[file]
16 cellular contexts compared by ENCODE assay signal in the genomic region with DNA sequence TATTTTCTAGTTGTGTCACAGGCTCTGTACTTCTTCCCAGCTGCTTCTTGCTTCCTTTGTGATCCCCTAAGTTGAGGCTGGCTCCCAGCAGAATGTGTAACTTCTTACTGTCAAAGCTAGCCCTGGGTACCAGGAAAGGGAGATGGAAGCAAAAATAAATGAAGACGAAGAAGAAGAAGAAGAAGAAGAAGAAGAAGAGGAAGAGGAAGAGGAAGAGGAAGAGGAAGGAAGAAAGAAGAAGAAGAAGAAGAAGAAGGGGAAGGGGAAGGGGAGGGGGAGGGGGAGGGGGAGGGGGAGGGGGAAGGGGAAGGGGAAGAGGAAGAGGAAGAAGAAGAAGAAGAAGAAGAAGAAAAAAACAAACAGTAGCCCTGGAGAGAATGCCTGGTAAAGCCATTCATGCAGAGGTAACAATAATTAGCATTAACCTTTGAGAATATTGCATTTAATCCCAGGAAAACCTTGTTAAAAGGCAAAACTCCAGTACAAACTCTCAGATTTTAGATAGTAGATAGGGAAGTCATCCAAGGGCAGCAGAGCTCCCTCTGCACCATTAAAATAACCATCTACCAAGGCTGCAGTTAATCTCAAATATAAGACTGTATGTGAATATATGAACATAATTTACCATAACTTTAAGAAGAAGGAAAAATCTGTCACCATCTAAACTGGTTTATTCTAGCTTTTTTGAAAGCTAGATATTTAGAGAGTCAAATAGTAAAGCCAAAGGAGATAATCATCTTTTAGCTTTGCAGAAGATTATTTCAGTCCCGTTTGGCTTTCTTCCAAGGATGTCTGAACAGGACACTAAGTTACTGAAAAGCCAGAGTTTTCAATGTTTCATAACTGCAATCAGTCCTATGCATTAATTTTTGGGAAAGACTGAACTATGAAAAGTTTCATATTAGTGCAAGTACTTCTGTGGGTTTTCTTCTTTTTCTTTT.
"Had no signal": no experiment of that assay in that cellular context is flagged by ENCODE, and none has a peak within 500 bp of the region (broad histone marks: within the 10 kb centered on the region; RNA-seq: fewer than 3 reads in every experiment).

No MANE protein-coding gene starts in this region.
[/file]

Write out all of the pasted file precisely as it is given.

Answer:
16 cellular contexts compared by ENCODE assay signal in the genomic region with DNA sequence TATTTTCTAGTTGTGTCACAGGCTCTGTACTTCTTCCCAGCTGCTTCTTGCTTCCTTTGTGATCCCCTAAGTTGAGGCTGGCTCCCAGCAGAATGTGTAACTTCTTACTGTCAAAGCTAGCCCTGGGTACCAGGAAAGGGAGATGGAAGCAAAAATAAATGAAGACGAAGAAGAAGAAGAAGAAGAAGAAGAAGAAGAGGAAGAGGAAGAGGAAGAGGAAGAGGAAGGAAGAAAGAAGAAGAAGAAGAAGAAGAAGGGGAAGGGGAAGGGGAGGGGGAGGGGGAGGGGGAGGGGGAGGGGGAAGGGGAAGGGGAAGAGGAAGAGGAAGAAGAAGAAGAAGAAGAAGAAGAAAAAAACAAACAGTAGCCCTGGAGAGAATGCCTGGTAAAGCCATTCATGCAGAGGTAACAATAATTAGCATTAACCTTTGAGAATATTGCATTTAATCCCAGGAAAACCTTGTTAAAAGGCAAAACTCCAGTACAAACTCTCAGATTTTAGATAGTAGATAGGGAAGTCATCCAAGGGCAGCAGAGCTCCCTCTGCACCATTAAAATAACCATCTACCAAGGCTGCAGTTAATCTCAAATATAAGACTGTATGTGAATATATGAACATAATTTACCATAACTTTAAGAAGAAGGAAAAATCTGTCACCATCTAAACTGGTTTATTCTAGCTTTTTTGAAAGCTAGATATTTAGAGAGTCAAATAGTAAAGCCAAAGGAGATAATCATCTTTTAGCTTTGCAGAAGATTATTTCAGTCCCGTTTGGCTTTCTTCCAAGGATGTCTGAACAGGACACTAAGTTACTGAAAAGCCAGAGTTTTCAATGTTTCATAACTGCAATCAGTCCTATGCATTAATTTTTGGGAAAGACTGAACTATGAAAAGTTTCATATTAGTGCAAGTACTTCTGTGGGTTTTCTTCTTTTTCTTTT.
"Had no signal": no experiment of that assay in that cellular context is flagged by ENCODE, and none has a peak within 500 bp of the region (broad histone marks: within the 10 kb centered on the region; RNA-seq: fewer than 3 reads in every experiment).

No MANE protein-coding gene starts in this region.